Great film for retro-like pics. Nice skin tones and soft colours.
I really needed to have a whole box of this film without knowing whether i would like it or not. Praised by the Lomography community as the greatest film producing company, Agfa tempted me to give this a shot.
No surprise. I love this film for its skin tones, its soft colors that seems to come closest to how I see through my own eyes. Haven’t tried to many portrait shots with it but I am sure it would be great if used with the right camera. Another limitation, don’t do too many doubles with it because the background will nearly fade.
I think there are better ones to use this treasure with than the Holga, due to lighting and the Holga’s lack of flexibility. You really need very bright sunny days but then you get an awfully beautiful blue sky and visionary browns and skin tones. They are still quite easy to get, so don’t hold off….
Photographer Lydia Trappenberg has worked for companies such as Thistle Magazine, Stern and NEON. She has a talent for creating dream like photos using a mix of film and digital. We lent her the Petzval 85 Art Lens to test out the soft bokeh effect on her wonderful portraits.
Earlier this year we were chuffed to launch a very memorable type of 35mm film: the Lomography Color Negative F²/400. We had recovered it from the last ever supply of an Italian filmmaker, and stocked it for seven years in special conditions. Much sought after for the film's nostalgic aesthetic, beautiful blue tones, with hints of X-Pro character, the F²/400 35mm rolls flew off our shelves like hotcakes – and rapidly went out of stock worldwide.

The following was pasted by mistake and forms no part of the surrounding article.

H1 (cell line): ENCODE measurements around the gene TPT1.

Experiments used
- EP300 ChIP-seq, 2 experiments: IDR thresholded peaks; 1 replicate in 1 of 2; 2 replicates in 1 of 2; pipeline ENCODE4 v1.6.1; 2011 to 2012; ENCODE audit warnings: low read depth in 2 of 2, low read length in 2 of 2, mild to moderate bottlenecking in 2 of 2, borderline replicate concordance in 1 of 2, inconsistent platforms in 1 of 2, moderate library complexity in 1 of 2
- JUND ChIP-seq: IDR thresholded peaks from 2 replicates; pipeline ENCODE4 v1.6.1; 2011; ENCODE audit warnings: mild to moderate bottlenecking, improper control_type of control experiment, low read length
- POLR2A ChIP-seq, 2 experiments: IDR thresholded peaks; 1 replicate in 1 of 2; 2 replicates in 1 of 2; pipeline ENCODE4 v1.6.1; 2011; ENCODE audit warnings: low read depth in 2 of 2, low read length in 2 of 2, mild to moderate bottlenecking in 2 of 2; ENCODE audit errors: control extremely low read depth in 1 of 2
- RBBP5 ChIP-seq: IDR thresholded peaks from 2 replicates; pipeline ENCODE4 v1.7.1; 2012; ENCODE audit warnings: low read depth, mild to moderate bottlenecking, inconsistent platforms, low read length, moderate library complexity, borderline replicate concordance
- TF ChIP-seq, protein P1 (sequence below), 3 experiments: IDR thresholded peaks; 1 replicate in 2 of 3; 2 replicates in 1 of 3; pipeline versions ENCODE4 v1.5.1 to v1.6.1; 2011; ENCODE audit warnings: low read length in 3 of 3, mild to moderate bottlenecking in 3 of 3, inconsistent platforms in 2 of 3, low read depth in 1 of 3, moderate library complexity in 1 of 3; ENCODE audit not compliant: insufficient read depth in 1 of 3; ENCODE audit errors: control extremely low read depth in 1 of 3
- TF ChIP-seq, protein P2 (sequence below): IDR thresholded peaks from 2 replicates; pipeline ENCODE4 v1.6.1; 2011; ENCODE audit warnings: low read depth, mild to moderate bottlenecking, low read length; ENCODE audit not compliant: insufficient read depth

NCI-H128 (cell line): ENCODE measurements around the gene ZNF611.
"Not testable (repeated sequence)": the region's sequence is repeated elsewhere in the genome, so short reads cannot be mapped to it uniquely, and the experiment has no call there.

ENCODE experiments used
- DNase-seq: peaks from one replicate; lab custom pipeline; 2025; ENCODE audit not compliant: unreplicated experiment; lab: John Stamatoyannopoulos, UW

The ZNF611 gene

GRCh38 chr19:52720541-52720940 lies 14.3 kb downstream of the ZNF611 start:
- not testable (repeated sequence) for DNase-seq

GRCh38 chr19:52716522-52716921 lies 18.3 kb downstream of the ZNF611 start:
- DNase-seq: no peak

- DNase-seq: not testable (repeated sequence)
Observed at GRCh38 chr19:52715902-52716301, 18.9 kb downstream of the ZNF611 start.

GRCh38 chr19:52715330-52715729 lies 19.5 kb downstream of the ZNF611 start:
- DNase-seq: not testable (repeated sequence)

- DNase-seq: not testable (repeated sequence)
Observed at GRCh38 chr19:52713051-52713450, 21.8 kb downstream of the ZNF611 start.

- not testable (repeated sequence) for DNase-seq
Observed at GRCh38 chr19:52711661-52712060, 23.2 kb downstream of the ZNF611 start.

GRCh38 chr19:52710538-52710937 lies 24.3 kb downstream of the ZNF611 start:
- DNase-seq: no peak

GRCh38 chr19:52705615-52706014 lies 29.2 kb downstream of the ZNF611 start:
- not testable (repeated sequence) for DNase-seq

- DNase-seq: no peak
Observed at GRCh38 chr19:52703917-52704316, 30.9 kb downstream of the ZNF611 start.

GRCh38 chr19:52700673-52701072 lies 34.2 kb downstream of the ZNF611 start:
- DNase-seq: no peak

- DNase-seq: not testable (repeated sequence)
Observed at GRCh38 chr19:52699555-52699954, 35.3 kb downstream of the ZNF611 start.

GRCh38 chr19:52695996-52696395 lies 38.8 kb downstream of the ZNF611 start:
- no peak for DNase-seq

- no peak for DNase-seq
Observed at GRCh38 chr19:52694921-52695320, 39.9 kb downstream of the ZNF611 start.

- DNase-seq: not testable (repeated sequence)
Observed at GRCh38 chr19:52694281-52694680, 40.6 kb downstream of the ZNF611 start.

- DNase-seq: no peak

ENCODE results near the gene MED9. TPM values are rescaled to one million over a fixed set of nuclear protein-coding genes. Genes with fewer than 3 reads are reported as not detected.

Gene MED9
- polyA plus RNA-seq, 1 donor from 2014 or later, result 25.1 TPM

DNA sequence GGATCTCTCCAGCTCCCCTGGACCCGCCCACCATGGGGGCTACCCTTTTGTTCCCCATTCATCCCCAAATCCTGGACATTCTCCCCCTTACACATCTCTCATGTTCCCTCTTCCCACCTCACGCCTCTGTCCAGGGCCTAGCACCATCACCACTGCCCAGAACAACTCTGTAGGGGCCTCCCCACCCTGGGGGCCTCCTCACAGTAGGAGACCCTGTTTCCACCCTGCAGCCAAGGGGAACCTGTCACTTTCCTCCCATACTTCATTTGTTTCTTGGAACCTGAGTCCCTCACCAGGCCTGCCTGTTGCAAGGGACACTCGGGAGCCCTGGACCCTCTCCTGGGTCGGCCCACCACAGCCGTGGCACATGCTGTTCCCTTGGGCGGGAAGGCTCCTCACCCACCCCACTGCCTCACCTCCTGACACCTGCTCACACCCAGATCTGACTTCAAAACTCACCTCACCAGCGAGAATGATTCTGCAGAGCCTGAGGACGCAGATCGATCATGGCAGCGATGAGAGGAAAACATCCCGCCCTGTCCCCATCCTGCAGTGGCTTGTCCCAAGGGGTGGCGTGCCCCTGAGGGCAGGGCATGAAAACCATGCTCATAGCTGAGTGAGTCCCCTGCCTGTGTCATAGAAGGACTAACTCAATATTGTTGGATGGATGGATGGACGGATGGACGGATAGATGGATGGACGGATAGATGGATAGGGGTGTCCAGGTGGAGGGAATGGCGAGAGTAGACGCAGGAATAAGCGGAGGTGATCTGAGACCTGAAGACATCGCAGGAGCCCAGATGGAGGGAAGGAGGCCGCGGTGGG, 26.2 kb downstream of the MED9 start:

A long-time fan of plastic cameras, Argentinean writer and photographer Lorraine Healy is the author of “Tricks With A Plastic Wonder,” a manual for achieving better results with a Holga camera. In this article, Healy shares her images taken with Rollei's Digibase CN200 negative film and Lomo’s LC-A 120, and a few thoughts.
The Most Anticipated Dual-Format Instant Camera is Now Available Worldwide! Check out the latest square shots from around the world and pick up your Lomo'Instant Square from the Lomography Ooline Shop. Whatch waiting for? Be there or be square!
Italian photographer Nino Migliori is famously known for his black and white abstract-humanistic photographs capturing the life of his hometown Bologna. This retrospective in Paris showcases his underestimated genius.
Luca's passion for photography brought her from Austria to NYC, made her Fashion & Fine Art Wedding Photographer, Art Director and founder of a print magazine. Her story reads like a modern fairy tale. Though, she likes to tell different stories with her photographs and we can't stop listening. Meet our new TEN AND ONE AWARDS judge!
Join us at the Soho store on Friday 26th January from 6pm for the Lomo'Instant Square Launch Party. See this new camera in the flesh and sip on some Monkey Shoulder Cocktails! Come along and bring your friends!
The first installment of the Indiana Jones movie series was one of the top-grossing films and continues to be so today. It was a highly acclaimed film, and most noted for Spielberg's "desert chase" scene. Here, the guys at Shot by Shot break down the iconic piece.
Instant film photographer Elisabeth Gatterburg shies away from the typical splashes of the Warholian palette in instant photography and opts for a more classic, refined aesthetic found in vintage magazines and catalog using the Lomo'Instant Wide and the Fujifilm Monochrome Instax Wide Film.
In the 1970's, photographer Mike Mandel once stood on a Hollywood sidewalk, with his camera focusing on passerby cars and the people inside them. The results lead to an interesting series of street photography reflecting the attitudes of people while on-the-go.